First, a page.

Alan C. Miner

According to Angela Crowell, Moroni, who wrote in the Book of Mormon about A.D. 400, tells us that the book's authors wrote in reformed Egyptian; but if the plates had been large enough, they would have written them in Hebrew to eliminate imperfections in the record (Mormon 8:32-33). Nephi also wrote at the beginning of the small plates that his record consisted of "the learning of the Jews" (1 Nephi 1:2). . . . Thus, it is not surprising that we find Hebrew idioms and syntax (i.e., the way words are put together to form phrases, clauses or sentences) in the English translation. . . . Mere copying of the words and style of the King James Version of the Bible would not produce the vast number of Hebraisms used correctly in the Book of Mormon. . . . Joseph Smith did not study Hebrew until 1835. The Book of Mormon was published in 1830, five years prior to his study of Hebrew. . . .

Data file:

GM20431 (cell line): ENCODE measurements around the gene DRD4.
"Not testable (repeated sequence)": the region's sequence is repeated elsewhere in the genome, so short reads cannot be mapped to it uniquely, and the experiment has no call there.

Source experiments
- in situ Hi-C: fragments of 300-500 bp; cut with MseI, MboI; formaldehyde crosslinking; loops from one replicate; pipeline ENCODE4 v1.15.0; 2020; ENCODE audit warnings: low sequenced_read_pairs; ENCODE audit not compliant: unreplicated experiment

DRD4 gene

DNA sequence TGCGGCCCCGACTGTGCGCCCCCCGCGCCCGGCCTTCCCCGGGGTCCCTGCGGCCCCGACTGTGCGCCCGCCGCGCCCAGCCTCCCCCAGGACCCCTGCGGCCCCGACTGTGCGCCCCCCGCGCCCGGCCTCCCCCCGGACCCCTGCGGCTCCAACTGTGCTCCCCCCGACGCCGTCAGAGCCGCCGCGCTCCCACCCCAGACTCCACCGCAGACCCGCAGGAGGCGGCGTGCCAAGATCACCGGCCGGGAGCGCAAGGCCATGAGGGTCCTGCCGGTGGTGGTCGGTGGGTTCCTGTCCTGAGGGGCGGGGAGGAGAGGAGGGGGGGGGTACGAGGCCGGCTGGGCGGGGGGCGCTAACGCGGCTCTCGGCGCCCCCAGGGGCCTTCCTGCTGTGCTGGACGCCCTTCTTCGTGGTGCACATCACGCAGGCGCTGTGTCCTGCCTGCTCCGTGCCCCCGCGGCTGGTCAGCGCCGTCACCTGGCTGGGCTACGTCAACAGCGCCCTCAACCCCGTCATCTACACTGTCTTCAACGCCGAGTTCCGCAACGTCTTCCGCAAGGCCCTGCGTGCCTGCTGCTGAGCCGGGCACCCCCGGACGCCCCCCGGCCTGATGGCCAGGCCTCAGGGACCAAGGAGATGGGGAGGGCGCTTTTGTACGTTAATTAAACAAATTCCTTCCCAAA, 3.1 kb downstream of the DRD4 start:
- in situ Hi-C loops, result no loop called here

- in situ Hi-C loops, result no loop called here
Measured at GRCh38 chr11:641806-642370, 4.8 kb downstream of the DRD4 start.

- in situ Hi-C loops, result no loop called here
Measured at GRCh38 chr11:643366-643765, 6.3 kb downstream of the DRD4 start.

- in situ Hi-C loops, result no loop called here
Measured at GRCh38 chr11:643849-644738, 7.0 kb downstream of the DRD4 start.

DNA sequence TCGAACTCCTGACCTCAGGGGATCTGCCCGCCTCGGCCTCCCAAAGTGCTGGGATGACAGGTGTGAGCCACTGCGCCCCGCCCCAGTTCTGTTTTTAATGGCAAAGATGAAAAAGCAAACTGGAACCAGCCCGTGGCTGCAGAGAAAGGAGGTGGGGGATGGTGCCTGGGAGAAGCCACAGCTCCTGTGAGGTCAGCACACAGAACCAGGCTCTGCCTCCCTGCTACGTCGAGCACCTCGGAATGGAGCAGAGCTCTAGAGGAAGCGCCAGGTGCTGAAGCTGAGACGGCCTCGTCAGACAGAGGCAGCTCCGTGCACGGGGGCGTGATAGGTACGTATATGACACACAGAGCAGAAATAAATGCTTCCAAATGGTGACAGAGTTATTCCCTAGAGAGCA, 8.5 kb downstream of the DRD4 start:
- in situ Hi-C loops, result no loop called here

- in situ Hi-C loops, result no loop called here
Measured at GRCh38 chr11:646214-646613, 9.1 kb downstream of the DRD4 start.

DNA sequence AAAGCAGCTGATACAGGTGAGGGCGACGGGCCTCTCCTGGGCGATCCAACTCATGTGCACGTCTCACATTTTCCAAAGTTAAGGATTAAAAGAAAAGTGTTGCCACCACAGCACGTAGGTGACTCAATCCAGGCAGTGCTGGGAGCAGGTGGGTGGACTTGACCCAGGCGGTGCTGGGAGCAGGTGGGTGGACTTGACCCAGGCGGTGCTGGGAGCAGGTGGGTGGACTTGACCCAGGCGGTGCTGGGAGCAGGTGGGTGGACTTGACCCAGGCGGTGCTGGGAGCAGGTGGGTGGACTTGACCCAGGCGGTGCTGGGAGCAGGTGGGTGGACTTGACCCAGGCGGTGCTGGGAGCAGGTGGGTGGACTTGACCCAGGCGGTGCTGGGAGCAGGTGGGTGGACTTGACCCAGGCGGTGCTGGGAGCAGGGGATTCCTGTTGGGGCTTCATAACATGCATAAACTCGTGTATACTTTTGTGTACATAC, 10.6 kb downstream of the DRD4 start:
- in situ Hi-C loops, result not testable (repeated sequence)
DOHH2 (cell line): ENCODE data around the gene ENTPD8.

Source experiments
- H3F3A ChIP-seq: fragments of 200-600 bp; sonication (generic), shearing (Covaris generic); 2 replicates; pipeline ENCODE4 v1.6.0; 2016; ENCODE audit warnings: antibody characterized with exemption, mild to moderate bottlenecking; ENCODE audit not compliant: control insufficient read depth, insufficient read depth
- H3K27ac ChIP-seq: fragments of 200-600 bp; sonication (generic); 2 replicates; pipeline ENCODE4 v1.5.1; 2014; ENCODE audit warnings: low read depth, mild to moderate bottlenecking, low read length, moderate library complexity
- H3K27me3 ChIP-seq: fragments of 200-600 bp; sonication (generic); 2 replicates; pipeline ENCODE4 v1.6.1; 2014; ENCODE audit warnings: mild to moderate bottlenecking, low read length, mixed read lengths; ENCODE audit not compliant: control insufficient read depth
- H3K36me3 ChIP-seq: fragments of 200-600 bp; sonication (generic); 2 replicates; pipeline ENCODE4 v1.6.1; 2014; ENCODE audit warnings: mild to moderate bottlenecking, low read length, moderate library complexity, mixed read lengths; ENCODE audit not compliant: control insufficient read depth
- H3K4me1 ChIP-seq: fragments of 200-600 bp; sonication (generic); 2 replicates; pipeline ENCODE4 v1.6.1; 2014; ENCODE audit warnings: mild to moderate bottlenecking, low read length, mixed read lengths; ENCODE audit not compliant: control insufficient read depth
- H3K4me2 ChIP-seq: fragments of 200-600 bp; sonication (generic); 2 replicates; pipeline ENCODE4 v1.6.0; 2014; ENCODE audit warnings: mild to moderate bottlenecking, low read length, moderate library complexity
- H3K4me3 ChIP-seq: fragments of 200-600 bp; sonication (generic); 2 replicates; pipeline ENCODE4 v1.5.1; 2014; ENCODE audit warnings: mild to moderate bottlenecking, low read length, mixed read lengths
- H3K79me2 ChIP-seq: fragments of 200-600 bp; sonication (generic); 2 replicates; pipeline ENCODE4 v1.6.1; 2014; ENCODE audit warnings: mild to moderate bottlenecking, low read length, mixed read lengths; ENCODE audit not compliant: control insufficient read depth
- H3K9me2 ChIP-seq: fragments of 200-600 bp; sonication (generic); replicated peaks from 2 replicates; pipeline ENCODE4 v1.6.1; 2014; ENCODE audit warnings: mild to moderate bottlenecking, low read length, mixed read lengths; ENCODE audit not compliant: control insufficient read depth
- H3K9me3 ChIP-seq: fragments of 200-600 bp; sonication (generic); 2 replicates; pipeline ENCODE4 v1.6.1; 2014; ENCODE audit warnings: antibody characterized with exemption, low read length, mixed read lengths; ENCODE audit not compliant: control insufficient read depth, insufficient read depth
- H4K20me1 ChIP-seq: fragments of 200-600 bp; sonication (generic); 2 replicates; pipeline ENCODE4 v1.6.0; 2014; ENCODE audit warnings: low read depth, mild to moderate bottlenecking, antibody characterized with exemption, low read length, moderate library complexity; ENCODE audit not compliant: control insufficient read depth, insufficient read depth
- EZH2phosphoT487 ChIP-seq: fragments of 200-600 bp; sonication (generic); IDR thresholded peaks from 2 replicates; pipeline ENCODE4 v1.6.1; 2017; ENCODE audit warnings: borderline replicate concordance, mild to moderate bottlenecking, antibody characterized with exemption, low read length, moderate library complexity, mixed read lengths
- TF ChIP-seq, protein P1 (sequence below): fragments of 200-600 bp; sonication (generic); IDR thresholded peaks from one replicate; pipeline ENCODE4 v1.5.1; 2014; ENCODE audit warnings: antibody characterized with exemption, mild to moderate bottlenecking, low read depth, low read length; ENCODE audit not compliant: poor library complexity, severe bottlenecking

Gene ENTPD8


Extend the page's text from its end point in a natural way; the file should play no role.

In Biblical Hebrew, when two nouns are joined together to form one thought, which either expresses possession or description, the word "of" is used to join the two nouns. This is called the construct state . . . In Hebrew a quality or attribute of a person or thing is often found in the construct form. A good example is found in Alma 3:13, "for they [the Amlicites] also had a mark set upon them . . . yea, even a mark of red upon their foreheads." [Angela M. Crowell, "Hebraisms in the Book of Mormon," in Recent Book of Mormon Developments, Vol. 2, p. 6]

Step by Step Through the Book of Mormon: A Cultural Commentary